Land acquisition has been always been a problematic and long-drawn process in densely populated Kerala, and the NH widening project had been riddled by protesting landowners.
The LDF government in Kerala is rankled with the ministry of road transport and highways (MoRTH) as the latter dropped its Rs 26,000-crore NH 66 expansion from its top priority list. This happened at a time when land acquisition for the project was going on in full throttle. The widening of the 590-km Kasargod-Thiruvananthapuram stretch was slated to be complete by 2021.
Chief minister Pinarayi Vijayan lost no time in calling Union road transport minister Nitin Gadgari to voice his concern over taking the project off the “high priority I list”. “With this move, the Centre would clip the wings of road development and ensure that the LDF government would not be able to commission the widened NH-66 stretch within its two years tenure left,” Vijayan said, alleging political intervention.
Land acquisition has been always been a problematic and long-drawn process in densely populated Kerala, and the NH widening project had been riddled by protesting landowners. However, recently, the state had made fairly good progress, G Kamala Vardhana Rao, principal secretary of public works department of Kerala told FE. “Land acquisition was 100% complete on the Kochi-Kasargod stretch, and more than 65% was ready in the Kochi-Thiruvananthapuram portion.”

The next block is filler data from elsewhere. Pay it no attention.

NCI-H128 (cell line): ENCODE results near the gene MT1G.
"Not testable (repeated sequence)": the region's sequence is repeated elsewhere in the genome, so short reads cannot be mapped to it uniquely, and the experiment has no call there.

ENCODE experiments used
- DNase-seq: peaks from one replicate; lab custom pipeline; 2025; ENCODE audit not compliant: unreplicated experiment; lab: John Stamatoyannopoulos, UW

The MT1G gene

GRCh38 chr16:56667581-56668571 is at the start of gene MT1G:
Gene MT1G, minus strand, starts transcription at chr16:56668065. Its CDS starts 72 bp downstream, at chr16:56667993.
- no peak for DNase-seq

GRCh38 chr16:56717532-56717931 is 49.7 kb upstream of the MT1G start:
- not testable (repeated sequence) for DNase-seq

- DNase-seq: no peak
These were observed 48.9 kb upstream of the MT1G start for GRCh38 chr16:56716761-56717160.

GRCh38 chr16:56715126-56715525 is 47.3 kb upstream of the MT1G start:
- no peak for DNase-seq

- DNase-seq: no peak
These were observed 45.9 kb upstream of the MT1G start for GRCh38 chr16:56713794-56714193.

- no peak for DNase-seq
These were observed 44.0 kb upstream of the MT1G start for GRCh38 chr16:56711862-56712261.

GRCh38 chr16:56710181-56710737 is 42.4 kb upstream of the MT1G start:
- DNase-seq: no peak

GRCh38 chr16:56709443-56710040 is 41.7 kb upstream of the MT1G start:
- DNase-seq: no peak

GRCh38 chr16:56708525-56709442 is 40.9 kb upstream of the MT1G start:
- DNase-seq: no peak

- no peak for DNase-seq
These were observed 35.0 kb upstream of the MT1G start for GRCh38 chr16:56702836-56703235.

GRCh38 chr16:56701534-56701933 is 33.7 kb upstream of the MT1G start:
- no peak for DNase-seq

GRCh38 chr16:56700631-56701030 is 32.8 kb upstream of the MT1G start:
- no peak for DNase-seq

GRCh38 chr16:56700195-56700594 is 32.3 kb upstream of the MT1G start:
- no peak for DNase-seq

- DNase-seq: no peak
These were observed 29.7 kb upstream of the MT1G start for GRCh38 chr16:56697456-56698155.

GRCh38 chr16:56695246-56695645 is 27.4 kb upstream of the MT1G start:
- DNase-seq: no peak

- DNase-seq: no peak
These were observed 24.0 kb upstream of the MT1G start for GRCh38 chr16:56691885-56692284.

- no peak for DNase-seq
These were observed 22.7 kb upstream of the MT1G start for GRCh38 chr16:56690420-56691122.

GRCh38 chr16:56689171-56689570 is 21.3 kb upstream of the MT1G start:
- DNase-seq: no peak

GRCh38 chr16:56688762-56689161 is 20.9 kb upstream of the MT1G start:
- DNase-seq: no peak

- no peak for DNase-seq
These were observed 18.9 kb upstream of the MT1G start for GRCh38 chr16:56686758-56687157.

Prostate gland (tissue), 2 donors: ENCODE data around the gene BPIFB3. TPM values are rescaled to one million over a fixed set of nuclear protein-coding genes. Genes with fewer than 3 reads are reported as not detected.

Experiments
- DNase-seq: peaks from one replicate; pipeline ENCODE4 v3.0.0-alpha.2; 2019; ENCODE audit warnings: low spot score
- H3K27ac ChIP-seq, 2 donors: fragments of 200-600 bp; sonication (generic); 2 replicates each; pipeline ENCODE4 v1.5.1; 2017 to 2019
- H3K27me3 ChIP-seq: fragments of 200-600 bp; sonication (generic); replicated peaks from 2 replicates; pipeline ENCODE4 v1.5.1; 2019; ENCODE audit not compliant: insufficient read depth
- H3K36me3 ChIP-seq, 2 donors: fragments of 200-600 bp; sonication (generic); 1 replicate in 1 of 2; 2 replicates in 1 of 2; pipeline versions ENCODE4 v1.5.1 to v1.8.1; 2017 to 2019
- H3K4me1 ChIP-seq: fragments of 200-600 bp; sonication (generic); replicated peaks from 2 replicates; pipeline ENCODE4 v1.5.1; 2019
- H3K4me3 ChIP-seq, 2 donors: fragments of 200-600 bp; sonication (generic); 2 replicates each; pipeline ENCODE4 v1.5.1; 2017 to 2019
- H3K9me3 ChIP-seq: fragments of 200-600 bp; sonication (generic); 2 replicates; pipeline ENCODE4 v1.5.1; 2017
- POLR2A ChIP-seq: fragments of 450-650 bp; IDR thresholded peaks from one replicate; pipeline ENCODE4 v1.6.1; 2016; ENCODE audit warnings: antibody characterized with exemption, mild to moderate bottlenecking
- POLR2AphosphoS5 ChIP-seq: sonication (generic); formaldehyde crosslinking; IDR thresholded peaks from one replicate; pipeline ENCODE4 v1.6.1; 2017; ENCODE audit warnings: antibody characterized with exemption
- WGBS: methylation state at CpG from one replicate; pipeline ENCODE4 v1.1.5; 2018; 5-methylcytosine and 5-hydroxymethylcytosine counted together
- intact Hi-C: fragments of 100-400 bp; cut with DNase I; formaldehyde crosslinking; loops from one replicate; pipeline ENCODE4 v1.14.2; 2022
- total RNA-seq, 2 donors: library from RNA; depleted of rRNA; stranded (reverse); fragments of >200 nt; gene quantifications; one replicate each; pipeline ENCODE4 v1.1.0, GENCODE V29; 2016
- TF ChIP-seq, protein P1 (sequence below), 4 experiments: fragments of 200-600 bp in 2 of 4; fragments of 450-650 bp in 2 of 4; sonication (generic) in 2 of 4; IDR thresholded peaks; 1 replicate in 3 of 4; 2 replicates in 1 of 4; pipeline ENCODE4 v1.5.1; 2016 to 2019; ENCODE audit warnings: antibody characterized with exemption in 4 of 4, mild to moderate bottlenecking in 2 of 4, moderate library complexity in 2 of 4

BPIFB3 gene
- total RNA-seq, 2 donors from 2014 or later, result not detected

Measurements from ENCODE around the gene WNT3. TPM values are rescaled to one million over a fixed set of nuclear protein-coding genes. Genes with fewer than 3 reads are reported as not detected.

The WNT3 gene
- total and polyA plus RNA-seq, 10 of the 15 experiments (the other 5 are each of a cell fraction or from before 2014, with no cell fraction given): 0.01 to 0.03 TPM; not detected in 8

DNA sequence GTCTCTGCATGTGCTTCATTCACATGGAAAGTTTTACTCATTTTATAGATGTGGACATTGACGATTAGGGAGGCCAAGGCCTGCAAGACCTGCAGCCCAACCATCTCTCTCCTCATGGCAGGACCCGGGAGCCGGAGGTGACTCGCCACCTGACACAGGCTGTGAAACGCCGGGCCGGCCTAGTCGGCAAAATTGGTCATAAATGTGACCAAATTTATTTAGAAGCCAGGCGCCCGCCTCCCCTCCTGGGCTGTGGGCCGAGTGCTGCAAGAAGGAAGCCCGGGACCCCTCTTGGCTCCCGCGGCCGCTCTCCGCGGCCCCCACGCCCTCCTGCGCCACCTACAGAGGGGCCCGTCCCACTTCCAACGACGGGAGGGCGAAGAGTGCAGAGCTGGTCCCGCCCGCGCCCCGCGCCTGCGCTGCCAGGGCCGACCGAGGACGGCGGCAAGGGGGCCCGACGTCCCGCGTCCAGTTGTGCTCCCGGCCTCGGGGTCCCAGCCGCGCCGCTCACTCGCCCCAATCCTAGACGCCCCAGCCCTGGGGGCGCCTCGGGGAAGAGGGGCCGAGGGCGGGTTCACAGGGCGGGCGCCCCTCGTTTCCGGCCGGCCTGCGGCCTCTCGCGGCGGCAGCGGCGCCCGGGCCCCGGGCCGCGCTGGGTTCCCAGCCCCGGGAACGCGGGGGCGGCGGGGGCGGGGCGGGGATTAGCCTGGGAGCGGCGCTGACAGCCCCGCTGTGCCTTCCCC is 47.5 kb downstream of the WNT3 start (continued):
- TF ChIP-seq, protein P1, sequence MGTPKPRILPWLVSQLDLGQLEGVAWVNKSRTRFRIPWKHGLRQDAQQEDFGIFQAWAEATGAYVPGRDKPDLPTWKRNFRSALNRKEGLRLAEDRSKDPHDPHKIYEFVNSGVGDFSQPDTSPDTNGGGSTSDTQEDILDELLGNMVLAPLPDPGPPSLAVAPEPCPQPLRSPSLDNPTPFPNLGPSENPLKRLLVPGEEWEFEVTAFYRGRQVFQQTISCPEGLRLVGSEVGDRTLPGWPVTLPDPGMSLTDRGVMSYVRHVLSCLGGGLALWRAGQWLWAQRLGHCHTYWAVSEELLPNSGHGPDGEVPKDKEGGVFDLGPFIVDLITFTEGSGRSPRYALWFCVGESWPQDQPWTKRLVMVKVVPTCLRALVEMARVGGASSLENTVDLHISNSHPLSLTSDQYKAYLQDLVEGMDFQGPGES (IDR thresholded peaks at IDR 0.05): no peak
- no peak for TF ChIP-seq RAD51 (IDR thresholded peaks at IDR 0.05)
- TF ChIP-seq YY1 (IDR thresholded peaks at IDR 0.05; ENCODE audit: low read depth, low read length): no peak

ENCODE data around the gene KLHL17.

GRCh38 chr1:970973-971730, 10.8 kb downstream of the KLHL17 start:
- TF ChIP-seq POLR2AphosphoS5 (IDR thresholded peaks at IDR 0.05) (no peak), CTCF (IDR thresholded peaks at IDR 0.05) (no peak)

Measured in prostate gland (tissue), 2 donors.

According to MoRTH’s new decision, only 87 km of the NH66-stretch in North Kerala’s Kasargod will be on its “high priority list 1”.
Earlier, MoRTH had earmarked a whopping `26,000 crore to build six lanes on NH 66 in the Kerala stretch. “Landowners had been promised compensation on a par with the highest quantum of transactions done during the past three years, apart from the ‘multiplication factor’ and the cost of rebuilding structures, regardless of the age/cost of buildings,” said a project official.
The widening was expected to follow the hybrid annuity model, by which the contractor will shoulder the entire cost. The National Highway Authority of India is to repay the amount in the course of 10 years or more, collecting toll to realize the cost. By taking the project off the front-burner, MoRTH has touched a raw political nerve. Posting on Facebook, a letter by BJP state president Sreedharan Pillai to Nitin Gadkari pressing for a stay on land acquisitions in Kerala for NH 66, state finance Minister Thomas Isaac said the state BJP chief should be declared a public enemy.
While Pillai explained that his controversial letter was written in the context of Kerala floods in 2018, Union minister of state Alphons KJ was quick to do some damage control. Alphons, who is also a BJP LS poll candidate, promptly shot a letter to Gadkari seeking to reinstate all NH 66 projects on Kerala stretch to “the priority list 1” .
Road experts in State Public Work department says that “NH carriage way and service roads can be completed, within 24 months of land-acquisition”. Completion of NH 66 widening in Kerala would, however, depend on the emerging Centre-State political equations too.